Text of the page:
In the absence of structurally intact granuloma formation, the bacteria may spread from the localized foci following macrophage apoptosis that results from increased bacterial burden. This phenomenon could further lead to systemic infection and inflammation through activation of endothelium either by the bacteria itself or by TF-bearing microparticles produced by activated and apoptotic macrophages [73]. Endothelial cells could actively contribute to host's innate immune response against mycobacteria. Earlier studies reported that endothelial cells are susceptible to mycobacterial infection and influence bacterial replication, dissemination and elimination [74][77]. These evidences along with our data showing prolonged endothelial induction of TF expression upon Mtb infection provides clues as to how an initial localized pulmonary infection could transform into a systemic infection. Increased TF expressing macrophages, TF-bearing microparticles and procoagulantly active endothelium could thus serve as a platform for increased thrombus formation with consequences such as DIC and DVT. However, further studies are needed in future to demonstrate the relevance of TF expression in tuberculosis disease pathology employing appropriate animal models.

Materials and Methods


Gamma-irradiated H37Rv (γ-Mtb) whole cells and all mycobacterial components from H37Rv were obtained from ATCC through the BEI Resources under Tuberculosis Vaccine Testing and Research Materials contract (Manassas, VA). Mtb cell wall components, lipids and carbohydrates from BEI Resources. LPS from Escherichia coli 0111:B4 and polymyxin B were from Sigma (St. Louis, MO). Recombinant human factor VIIa (FVIIa) was from Novo Nordisk (Gentofte, Denmark). Purified human factor X was purchased from Enzyme Research Laboratories (South Bend, IN). Cytokines, CD14 and IFN-γ function neutralizing antibodies were from R&D systems (Minneapolis, MN). TLR2, TLR4 and TLR9 agonists were from Invivogen (San Diego, CA). TLR2 and TLR4 blocking antibodies were from Imgenex Corp. (San Diego, CA). RPMI medium and sodium pyruvate were from Invitrogen (Grand Island, NY). Human AB type serum was from Atlanta Biologicals (Lawrenceville, GA).

Isolation and culture of monocyte-derived macrophages (MDMs) and endothelial cells

Blood (∼60 ml) was collected from healthy volunteers by venipuncture into BD Vacutainer containing sodium heparin (final heparin concentration 15 U/ml). All studies were approved by the Institutional Review Board of the University of Texas Health Science Center at Tyler. Written informed consent was provided by the study participants. Blood was diluted 1∶1 with Hank's balanced salt solution (with no CaCl2, MgCl2 or phenol red). Peripheral blood mononuclear cells (PBMCs) were isolated by differential centrifugation over Ficoll-Paque (GE Healthcare, density 1.077±0.001 g/ml). CD14+ monocytes were isolated with magnetic beads conjugated to anti-CD14 (Miltenyi Biotec) as described before [78]. To isolate CD14+ cells, first CD56+ cells were removed from CD14-depleted PBMCs with magnetic beads conjugated to anti-CD56 and then subjected to positive immunomagnetic selection. Since no significant differences were found between CD14+ monocytes isolated by immunomagnetic selection and the traditional adherence method in TF induction, for later experiments the adherence method was adopted for isolating CD14+ monocytes. Briefly, freshly isolated PBMCs as described above were plated in culture plates (Corning Costar) in RPMI containing 10% heat-inactivated human serum AB type and sodium pyruvate and allowed to adhere for 2 h. Non-adherent cells and loosely adhered cells were removed by aspiration and washing the adhered cells gently 2–3 times with warm RPMI serum free medium. Subsequently, adherent monocytes were allowed to mature into macrophages by culturing in RPMI complete medium for 4–5 days at 37°C in a humidified 5% CO2 atmosphere. Primary human umbilical vein endothelial cells (HUVECs), EBM-2 basal medium and growth supplements were purchased from Lonza (Walkersville, MD). Endothelial cells were cultured in EBM-2 basal medium supplemented with the growth supplements and 5% fetal bovine serum. Endothelial cell passages between 3 and 7 were used in the present studies.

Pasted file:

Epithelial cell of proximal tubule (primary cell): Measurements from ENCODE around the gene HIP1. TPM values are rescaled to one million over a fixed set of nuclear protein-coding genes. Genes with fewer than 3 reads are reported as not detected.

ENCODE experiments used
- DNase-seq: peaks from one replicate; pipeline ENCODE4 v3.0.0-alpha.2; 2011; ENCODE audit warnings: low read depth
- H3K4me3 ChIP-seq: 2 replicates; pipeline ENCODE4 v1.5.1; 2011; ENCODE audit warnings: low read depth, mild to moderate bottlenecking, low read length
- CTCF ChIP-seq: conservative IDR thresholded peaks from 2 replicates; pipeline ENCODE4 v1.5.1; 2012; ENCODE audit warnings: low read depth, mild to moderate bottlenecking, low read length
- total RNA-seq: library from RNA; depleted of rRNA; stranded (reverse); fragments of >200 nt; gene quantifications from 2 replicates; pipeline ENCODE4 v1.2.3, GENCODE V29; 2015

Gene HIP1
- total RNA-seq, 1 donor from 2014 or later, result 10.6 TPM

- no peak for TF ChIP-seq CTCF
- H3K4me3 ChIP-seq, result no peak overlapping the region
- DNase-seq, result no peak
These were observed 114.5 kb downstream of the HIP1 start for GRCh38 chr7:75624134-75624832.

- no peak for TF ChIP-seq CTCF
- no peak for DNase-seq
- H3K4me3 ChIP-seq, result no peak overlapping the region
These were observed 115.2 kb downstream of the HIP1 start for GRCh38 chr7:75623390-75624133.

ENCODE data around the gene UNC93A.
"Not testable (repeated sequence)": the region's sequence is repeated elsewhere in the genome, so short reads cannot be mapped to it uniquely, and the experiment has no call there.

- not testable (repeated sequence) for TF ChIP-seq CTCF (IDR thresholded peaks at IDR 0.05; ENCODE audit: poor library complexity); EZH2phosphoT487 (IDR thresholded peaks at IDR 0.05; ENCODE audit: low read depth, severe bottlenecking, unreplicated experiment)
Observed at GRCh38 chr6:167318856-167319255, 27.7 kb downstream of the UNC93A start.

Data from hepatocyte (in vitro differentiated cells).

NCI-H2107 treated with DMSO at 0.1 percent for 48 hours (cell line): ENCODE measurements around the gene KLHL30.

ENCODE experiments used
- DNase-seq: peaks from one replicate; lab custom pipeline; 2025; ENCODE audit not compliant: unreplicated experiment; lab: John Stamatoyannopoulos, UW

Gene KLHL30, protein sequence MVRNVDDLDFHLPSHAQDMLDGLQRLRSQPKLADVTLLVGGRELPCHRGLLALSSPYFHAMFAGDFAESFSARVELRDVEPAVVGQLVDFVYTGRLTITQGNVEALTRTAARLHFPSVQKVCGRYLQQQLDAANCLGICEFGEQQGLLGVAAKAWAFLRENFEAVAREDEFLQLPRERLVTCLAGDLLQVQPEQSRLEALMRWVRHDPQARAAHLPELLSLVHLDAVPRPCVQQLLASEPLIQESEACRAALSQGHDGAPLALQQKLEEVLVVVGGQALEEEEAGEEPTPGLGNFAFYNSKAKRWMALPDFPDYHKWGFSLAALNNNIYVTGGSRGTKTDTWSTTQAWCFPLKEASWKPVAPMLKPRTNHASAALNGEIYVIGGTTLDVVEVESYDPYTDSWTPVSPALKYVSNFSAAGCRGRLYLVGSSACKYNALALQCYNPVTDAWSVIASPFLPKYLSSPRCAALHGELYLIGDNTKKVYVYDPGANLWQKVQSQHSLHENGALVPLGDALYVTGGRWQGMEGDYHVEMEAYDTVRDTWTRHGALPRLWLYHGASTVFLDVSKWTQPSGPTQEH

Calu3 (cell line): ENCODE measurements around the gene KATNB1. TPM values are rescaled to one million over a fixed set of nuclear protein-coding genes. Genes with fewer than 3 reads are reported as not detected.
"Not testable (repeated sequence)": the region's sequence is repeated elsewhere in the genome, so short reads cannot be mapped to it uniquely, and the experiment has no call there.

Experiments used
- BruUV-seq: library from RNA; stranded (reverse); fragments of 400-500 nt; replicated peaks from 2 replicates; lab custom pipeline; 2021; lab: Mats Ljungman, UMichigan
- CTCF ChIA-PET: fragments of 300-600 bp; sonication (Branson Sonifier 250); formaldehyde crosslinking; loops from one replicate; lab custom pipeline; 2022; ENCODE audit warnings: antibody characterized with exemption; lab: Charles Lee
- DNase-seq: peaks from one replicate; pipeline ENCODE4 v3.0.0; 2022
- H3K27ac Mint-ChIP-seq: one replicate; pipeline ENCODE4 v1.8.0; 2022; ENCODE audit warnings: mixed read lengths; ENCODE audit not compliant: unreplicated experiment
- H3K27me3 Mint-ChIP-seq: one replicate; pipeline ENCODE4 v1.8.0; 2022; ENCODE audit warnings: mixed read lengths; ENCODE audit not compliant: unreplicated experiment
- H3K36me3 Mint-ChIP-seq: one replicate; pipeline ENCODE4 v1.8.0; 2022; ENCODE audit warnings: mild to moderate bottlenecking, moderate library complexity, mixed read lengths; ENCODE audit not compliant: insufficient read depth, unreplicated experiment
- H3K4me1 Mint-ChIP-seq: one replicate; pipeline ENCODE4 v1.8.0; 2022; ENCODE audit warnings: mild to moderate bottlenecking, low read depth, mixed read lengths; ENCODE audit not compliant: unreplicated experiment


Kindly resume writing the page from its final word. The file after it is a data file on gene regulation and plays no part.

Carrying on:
Bacterial strains, culture conditions and stock preparations

Mtb H37Rv and H37Ra were grown in 7H9 broth supplemented with 0.2% glycerol, oleic acid-albumin-dextrose-catalase (OADC) enrichment (Becton Dickinson Microbiology systems, Sparks, MD) and 0.05% Tween 80 at 37°C with continuous shaking till the absorbance at 600 nm reached 0.5–1.0. Culture suspensions were then pelleted by centrifugation at 3,750×g for 10 min and washed once with the fresh medium. Frozen stocks were made by resuspending bacterial pellet in sterile 7H9 broth containing 15% glycerol and were stored at −80°C until used. The number of bacteria in the stock was estimated by measuring absorbance at 600 nm.